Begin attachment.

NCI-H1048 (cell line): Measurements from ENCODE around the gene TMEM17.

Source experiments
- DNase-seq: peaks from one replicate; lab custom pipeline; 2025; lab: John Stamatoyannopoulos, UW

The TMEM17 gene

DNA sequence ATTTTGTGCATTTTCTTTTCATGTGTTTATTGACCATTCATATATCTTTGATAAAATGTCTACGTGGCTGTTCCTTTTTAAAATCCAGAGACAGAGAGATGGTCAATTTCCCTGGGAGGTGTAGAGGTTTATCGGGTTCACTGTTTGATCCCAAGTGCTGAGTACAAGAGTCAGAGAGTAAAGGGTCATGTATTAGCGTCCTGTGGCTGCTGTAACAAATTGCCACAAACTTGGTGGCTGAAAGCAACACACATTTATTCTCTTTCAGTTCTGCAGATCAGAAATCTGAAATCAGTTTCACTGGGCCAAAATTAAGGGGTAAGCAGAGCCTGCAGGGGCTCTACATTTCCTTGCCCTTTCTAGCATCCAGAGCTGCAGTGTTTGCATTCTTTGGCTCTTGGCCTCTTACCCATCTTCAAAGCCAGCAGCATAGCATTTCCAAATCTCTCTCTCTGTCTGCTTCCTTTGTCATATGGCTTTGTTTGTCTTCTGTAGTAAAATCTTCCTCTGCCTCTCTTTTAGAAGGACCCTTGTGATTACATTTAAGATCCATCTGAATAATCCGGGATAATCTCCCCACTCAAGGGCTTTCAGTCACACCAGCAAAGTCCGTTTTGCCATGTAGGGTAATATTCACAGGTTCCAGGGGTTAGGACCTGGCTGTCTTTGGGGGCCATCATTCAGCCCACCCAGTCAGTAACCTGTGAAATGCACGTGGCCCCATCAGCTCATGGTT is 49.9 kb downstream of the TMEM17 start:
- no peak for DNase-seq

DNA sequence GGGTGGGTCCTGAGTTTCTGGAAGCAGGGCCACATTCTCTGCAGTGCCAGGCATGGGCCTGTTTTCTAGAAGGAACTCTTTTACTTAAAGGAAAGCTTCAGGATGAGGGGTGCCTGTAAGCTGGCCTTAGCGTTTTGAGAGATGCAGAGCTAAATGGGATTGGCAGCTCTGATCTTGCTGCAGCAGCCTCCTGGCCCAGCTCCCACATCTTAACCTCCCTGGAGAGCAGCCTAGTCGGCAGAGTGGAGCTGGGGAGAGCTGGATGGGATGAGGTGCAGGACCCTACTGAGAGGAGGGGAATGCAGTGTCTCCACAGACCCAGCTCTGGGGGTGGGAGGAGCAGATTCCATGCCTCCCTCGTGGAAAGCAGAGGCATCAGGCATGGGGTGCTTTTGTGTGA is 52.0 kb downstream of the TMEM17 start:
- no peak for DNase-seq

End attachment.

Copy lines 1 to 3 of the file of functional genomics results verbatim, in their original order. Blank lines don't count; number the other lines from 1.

NCI-H1048 (cell line): Measurements from ENCODE around the gene TMEM17.

Source experiments
- DNase-seq: peaks from one replicate; lab custom pipeline; 2025; lab: John Stamatoyannopoulos, UW